When it comes to your home’s hot water, ‘Are tankless water heaters worth it?’ That’s the pressing question for homeowners considering an upgrade. This guide goes straight into the heart of the matter by juxtaposing the upfront costs and lifelong savings potential of tankless water heaters, helping you make a choice that aligns with your budget and home comfort needs.
- Tankless water heaters provide hot water on-demand without a storage tank, offering energy efficiency improvements and potential savings on utility bills compared to traditional tank water heaters.
- Installation and upfront costs for tankless water heaters are considerable, with various factors impacting the total price including unit type, installation complexity, and any required upgrades to gas lines or electrical systems.
- Tankless water heaters have a longer lifespan, often lasting 20 years or more, but they require regular maintenance to maintain efficiency, especially in areas with hard water.
128 Plumbing, Heating, Cooling, and Electric for Tankless Water Heaters
Understanding Tankless Water Heaters
Imagine turning on your faucet and getting an instant supply of hot water, no waiting, no running out. That’s the magic of tankless water heaters, also known as on-demand water heaters. Their charm lies in their ability to produce hot water as needed without a storage tank. Unlike traditional storage tank water heaters that store and heat water, these heaters heat water on demand, making them extremely energy efficient.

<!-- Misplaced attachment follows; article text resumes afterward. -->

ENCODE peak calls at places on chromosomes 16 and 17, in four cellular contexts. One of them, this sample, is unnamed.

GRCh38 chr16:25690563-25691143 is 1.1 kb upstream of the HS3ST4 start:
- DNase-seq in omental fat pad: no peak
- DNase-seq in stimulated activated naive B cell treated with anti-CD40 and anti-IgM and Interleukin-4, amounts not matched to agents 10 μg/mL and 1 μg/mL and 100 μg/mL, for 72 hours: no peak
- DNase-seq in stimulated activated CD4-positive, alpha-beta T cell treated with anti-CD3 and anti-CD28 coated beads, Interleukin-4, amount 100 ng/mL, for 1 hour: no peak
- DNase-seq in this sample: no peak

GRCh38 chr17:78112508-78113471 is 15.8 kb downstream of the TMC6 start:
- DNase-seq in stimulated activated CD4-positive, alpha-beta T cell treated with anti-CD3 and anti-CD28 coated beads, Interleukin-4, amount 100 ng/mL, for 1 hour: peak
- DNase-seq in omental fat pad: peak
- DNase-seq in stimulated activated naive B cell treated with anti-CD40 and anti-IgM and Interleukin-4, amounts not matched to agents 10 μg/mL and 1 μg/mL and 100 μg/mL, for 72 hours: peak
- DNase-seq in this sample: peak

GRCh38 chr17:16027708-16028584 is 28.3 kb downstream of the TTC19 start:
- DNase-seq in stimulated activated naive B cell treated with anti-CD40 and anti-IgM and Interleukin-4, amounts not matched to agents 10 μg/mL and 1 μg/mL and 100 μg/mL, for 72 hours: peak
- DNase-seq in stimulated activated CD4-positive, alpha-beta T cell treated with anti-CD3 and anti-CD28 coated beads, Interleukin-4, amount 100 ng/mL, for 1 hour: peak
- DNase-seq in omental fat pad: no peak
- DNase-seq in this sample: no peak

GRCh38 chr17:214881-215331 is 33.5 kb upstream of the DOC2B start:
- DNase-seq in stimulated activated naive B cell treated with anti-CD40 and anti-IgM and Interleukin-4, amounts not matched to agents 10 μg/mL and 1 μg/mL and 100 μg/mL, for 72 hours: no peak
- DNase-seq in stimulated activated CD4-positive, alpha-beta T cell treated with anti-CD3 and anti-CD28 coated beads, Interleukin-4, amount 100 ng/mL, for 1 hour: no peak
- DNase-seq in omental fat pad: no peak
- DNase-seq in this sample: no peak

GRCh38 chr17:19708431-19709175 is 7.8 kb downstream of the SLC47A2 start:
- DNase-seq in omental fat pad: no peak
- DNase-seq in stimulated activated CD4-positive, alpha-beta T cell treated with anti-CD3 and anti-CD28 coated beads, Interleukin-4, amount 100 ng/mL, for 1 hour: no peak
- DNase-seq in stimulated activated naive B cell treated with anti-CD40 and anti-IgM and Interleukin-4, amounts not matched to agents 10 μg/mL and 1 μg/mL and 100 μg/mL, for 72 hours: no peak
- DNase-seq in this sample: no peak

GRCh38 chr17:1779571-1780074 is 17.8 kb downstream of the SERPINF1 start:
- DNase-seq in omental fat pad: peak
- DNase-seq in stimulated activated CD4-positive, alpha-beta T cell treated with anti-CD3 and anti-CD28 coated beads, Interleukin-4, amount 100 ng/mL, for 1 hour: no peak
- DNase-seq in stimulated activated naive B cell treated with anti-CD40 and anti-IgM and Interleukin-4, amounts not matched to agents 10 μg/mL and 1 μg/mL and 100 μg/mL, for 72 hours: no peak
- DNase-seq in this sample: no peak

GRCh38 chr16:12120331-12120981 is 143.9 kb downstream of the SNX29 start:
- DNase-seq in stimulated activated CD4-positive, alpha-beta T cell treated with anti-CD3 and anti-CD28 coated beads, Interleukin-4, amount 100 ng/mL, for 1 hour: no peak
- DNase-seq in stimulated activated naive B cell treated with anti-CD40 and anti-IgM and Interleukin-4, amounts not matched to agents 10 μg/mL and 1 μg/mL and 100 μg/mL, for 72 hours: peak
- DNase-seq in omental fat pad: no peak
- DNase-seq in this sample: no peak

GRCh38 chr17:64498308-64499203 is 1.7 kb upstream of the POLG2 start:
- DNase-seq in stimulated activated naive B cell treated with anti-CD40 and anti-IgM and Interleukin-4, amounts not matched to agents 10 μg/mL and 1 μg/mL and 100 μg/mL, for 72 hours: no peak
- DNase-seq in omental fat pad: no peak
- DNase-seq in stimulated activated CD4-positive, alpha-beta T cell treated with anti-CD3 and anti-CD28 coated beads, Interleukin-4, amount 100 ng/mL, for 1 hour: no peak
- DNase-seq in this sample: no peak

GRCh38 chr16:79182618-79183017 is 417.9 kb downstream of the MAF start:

These heaters use either electricity or gas to heat the water almost immediately as it enters the unit. The result? Continuous hot water supply, reduced energy waste, and space-saving design that adds to their allure.
How Tankless Water Heaters Work
The effectiveness of tankless water heaters is in their straightforward yet efficient operation. When a hot water tap is opened, the tankless unit works as follows:
- Cold water travels into the unit.
- The water is heated by either a gas burner or electric elements.
- Standby energy losses that occur in traditional storage tanks are eliminated.
The outcome is immediate hot water at your disposal, with all energy directed towards heating the water, not maintaining its temperature in storage.
Types of Tankless Water Heaters
Tankless water heaters are not universally applicable. Primarily, they are available in two variants: electric and gas. The choice between the two is determined by factors such as household size, hot water consumption, and utility availability.
Electric tankless water heaters are best suited for smaller households, especially in regions with warmer groundwater temperatures. On the other hand, gas tankless water heaters serve larger households or areas where gas is a more accessible and affordable energy option.
Evaluating Energy Efficiency and Savings
Moving on to the specifics, tankless water heaters display remarkable energy efficiency. They provide energy efficiency improvements ranging from 24% to 34% for households using about 41 gallons per day, and 8% to 14% for homes using up to 85 gallons daily. That’s a significant leap in energy efficiency compared to traditional storage tank water heaters with a lower tank capacity.